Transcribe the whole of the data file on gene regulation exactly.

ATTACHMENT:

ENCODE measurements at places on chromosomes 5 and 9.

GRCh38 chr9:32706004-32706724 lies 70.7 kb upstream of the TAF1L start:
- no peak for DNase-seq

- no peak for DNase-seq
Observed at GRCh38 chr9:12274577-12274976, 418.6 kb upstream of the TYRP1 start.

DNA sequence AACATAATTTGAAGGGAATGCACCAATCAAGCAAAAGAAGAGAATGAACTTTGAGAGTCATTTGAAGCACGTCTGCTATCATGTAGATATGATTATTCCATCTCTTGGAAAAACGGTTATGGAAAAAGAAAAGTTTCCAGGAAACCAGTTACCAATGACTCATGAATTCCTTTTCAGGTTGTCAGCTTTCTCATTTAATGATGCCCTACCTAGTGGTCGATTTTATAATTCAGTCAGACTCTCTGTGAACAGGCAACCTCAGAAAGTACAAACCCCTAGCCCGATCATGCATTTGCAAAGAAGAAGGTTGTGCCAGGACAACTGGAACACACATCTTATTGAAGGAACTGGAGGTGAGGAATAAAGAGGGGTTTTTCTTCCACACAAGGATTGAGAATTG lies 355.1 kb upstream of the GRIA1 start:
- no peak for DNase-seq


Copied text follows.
ENCODE measurements at places on chromosomes 5 and 9.

GRCh38 chr9:32706004-32706724 lies 70.7 kb upstream of the TAF1L start:
- no peak for DNase-seq

- no peak for DNase-seq
Observed at GRCh38 chr9:12274577-12274976, 418.6 kb upstream of the TYRP1 start.

DNA sequence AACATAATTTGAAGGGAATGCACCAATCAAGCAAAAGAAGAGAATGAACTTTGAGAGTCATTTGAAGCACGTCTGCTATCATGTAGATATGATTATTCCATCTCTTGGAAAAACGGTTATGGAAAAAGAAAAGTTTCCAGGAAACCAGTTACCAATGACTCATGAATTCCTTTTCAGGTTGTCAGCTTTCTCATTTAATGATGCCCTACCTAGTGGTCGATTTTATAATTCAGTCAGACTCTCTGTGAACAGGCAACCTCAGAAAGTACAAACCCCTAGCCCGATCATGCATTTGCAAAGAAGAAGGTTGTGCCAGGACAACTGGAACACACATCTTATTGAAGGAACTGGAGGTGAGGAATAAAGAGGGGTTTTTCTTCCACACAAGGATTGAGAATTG lies 355.1 kb upstream of the GRIA1 start:
- no peak for DNase-seq